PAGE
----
March 7, 2016
Harvard held the Duke offense in check for more than 30 minutes in the Crimson's 14-9 win. (Peyton Williams)
Harvard held the Duke offense in check for more than 30 minutes in the Crimson's 14-9 win. (Peyton Williams)

Weekend Takeaways: Seniors Leading the Harvard Train

by Patrick Stevens | LaxMagazine.com | Twitter

Skepticism was a natural reaction to Harvard's 3-0 start. The Crimson won all three games in overtime, and in the wake of a 7-7 season in 2015, it was fair to wonder about the true capabilities of Chris Wojcik's most experienced team in Cambridge.

Saturday provided an answer: A 14-9 defeat of Duke that saw the Crimson hold the potent Duke offense in check for more than 30 minutes. Harvard won its share of faceoffs, and its Devin Dwyer-led attack applied pressure on the Blue Devils' defense throughout the day.

Brown and Yale remain major obstacles in the Ivy League, Penn is improved and overlooking Cornell is never wise. Harvard, though, very much belongs in the conversation for both a league title and a place in the postseason.

1. Harvard is fast emerging as one of the season's most fascinating — and senior-driven — teams

The Crimson (4-0) didn't need any extra time to take down Duke on Saturday in Hempstead, N.Y., and a full week to prepare after cramming three games into eight days to open the season helped Harvard.

Yet it is worth remembering Harvard's issues in recent years was never ability. The program attracted an influx of young talent earlier in the decade. It's just taken a while for it to fully mature.

It's happened. Harvard arguably arrived a little early two years ago when it landed an NCAA tournament bid. After a step back last season, the Crimson possesses a relatively older group eager to leave a greater legacy on the program.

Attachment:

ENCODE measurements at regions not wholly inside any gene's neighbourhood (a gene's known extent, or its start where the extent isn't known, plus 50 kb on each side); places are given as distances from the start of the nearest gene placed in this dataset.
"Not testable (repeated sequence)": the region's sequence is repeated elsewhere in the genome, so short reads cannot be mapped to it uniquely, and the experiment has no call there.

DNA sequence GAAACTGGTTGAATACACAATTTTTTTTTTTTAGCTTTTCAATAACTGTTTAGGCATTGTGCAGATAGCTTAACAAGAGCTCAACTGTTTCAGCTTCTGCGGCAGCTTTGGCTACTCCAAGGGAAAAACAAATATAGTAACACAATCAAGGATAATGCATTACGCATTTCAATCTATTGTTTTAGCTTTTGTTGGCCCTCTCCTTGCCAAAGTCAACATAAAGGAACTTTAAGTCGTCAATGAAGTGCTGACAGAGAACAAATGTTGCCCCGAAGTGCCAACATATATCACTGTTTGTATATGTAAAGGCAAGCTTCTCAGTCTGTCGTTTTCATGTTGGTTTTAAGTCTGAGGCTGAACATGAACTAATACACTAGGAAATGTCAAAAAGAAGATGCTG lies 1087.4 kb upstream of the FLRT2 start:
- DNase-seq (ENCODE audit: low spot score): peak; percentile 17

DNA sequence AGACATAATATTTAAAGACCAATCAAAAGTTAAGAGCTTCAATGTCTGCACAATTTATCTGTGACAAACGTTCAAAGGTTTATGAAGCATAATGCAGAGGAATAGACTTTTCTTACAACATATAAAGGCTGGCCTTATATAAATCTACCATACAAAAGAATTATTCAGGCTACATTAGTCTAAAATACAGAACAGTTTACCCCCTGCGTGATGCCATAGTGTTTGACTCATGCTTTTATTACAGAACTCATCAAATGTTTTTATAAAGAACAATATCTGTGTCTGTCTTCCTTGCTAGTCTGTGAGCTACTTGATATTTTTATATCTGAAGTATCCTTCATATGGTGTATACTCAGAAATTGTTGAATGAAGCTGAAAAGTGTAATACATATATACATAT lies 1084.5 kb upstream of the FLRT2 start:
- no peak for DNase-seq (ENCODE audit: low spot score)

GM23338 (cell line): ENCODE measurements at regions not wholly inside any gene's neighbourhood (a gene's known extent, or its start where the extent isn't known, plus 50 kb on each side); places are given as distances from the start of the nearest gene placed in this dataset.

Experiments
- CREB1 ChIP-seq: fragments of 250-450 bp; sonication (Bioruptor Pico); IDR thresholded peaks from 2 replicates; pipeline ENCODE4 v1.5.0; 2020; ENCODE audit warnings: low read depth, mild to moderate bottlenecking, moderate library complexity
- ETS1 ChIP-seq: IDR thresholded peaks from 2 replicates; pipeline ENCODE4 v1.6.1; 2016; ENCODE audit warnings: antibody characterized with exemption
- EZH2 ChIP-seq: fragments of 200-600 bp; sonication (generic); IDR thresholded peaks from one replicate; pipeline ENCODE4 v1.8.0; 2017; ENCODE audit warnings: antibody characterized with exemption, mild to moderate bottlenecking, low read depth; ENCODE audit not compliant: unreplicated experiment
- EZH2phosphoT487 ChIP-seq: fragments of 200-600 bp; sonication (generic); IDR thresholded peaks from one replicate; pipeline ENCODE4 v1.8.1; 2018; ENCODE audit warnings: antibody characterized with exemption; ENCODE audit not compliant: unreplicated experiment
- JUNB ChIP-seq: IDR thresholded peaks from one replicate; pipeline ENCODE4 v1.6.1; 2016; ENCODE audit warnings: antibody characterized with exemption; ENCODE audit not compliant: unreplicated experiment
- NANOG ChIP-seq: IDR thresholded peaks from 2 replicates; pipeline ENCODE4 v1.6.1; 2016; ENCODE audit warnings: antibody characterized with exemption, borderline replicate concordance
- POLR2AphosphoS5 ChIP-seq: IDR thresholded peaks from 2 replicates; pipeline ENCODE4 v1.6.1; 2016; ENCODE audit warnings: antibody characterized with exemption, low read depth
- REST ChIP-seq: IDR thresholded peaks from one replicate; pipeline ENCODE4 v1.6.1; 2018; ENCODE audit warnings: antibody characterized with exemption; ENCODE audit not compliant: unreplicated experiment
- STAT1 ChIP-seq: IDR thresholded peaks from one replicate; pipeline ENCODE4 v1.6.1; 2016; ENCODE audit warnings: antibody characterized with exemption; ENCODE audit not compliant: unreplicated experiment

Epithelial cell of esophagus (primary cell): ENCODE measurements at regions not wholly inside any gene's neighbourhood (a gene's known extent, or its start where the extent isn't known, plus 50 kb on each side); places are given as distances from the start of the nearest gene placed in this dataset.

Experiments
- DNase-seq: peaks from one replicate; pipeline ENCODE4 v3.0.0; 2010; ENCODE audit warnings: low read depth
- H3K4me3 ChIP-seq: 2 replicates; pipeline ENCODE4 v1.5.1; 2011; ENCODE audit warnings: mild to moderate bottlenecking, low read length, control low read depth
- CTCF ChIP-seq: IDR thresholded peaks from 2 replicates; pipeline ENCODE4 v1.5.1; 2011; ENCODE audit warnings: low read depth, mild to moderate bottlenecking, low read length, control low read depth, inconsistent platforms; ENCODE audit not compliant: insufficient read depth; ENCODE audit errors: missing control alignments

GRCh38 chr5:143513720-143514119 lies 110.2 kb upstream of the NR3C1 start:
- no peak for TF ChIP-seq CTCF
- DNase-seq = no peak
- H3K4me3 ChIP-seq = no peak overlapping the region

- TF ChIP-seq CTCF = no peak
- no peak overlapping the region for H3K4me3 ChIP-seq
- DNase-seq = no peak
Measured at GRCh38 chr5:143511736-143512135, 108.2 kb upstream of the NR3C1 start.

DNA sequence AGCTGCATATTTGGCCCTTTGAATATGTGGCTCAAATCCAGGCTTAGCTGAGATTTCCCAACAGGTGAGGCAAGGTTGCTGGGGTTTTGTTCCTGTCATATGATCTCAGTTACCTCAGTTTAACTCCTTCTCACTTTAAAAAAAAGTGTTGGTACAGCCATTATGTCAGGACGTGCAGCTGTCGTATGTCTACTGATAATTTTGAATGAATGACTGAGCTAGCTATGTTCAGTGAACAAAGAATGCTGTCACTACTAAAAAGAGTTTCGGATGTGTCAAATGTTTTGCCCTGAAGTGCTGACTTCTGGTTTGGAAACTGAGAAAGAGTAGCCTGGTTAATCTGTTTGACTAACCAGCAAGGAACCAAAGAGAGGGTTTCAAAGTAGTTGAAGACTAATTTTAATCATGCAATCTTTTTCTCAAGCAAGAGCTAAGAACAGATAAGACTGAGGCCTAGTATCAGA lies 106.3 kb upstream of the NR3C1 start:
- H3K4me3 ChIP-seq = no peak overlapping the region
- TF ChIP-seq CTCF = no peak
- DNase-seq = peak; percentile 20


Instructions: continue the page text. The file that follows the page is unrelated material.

"There's been a tremendous sense of urgency from our senior class," Wojcik said. "They have led the way and that has really permeated throughout the entire team. To me, that's the entire thing, that urgency in everything we do. That has translated into making every day count."

The fast start also has a bit to do with a pair sophomores playing alongside Dwyer, who has started since he arrived in Cambridge. When the Crimson thrived two years ago, Dwyer was an efficient feeder (12 goals, 35 assists) who deftly connected the offense. Last year, his scoring was needed more, and while a 20-goal, 29-assist season is a strong showing, Harvard was more predictable.

The emergence of Morgan Cheek and improvement of Joe Lang has galvanized the offense, allowing Dwyer to remain plenty effective (14 goals and 11 assists) without the necessity for him to do everything.

"They put a lot of pressure on an entire team defense," Wojcik said. "Those two are difficult to account for off the dodge. What that has done is allowed Devin to be the complete player he is. We relied so much on him to carry and distribute and it put a lot of pressure on him in the past. What Morgan and Joe have done is taken some pressure off Devin to be a goal-scorer."

A new-look coaching staff also boosted the Crimson. Eric Wolf came to Harvard from Albany to run the Crimson's offense, while former Cornell coach Ben DeLuca joined the Crimson to help on the defensive side. Former Rutgers faceoff ace Joe Nardella was hired as a volunteer assistant.

"With Ben and Eric and Joe coming in, they've had a huge impact on the team and the program," Wojcik said. "Ben and Eric in particular, they're winners and their resumes speak for themselves. They brought new ideas and new ways of doing things. We've incorporated a number of those ideas and you're starting to see it in the way we play."

Which is to say quite well. Dwyer had four goals and two assists and Cheek added three goals and three assists against Duke, while the defense contained Blue Devils star Myles Jones to an assist and just four shots.

Those sorts of performances suggest Harvard could not only reach only its third NCAA tournament in the last 20 seasons, but also prove capable of a deep push once it gets there. Improved and interesting, the Crimson warrants watching over the next two months.

2. Notre Dame passed its biggest test yet thanks to its defense

Notre Dame coach Kevin Corrigan has pointed out in the past that describing the Fighting Irish as a low-scoring team reliant on a stingy defense is an easy narrative for those outside his program to rely upon. And the Irish’s offense the last two seasons has certainly dispelled that way of thinking.